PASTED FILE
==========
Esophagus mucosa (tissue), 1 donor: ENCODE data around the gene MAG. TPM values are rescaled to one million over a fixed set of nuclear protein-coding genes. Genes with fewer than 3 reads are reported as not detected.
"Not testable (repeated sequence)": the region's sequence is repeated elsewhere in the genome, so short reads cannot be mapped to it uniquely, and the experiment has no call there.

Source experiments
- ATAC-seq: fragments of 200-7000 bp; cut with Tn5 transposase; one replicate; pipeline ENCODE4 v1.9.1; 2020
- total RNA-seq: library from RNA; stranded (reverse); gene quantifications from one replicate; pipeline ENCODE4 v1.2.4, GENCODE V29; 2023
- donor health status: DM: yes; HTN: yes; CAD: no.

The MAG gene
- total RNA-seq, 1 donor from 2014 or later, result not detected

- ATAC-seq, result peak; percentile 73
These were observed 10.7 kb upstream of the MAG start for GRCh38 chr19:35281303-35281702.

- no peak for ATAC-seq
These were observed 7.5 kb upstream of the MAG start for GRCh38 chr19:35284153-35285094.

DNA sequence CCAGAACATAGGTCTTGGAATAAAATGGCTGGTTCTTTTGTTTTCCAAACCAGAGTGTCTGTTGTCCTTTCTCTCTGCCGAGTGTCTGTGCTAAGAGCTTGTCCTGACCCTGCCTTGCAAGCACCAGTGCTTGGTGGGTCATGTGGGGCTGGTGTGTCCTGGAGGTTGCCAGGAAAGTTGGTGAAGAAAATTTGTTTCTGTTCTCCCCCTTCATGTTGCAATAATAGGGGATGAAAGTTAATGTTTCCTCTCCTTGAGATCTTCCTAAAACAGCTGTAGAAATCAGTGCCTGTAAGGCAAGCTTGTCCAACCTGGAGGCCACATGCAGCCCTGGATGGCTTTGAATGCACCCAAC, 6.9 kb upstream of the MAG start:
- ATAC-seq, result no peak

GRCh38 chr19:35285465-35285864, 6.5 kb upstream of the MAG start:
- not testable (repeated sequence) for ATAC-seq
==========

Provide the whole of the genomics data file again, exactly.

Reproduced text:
Esophagus mucosa (tissue), 1 donor: ENCODE data around the gene MAG. TPM values are rescaled to one million over a fixed set of nuclear protein-coding genes. Genes with fewer than 3 reads are reported as not detected.
"Not testable (repeated sequence)": the region's sequence is repeated elsewhere in the genome, so short reads cannot be mapped to it uniquely, and the experiment has no call there.

Source experiments
- ATAC-seq: fragments of 200-7000 bp; cut with Tn5 transposase; one replicate; pipeline ENCODE4 v1.9.1; 2020
- total RNA-seq: library from RNA; stranded (reverse); gene quantifications from one replicate; pipeline ENCODE4 v1.2.4, GENCODE V29; 2023
- donor health status: DM: yes; HTN: yes; CAD: no.

The MAG gene
- total RNA-seq, 1 donor from 2014 or later, result not detected

- ATAC-seq, result peak; percentile 73
These were observed 10.7 kb upstream of the MAG start for GRCh38 chr19:35281303-35281702.

- no peak for ATAC-seq
These were observed 7.5 kb upstream of the MAG start for GRCh38 chr19:35284153-35285094.

DNA sequence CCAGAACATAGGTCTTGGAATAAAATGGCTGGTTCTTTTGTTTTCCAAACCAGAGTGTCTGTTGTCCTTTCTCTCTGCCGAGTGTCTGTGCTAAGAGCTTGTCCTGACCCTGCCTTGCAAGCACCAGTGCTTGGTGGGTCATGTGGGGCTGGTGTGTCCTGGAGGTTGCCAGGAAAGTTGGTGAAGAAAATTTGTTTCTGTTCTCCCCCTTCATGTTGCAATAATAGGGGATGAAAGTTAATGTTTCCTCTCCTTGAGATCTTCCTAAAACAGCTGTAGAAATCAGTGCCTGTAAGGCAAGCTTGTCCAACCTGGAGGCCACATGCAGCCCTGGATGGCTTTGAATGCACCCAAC, 6.9 kb upstream of the MAG start:
- ATAC-seq, result no peak

GRCh38 chr19:35285465-35285864, 6.5 kb upstream of the MAG start:
- not testable (repeated sequence) for ATAC-seq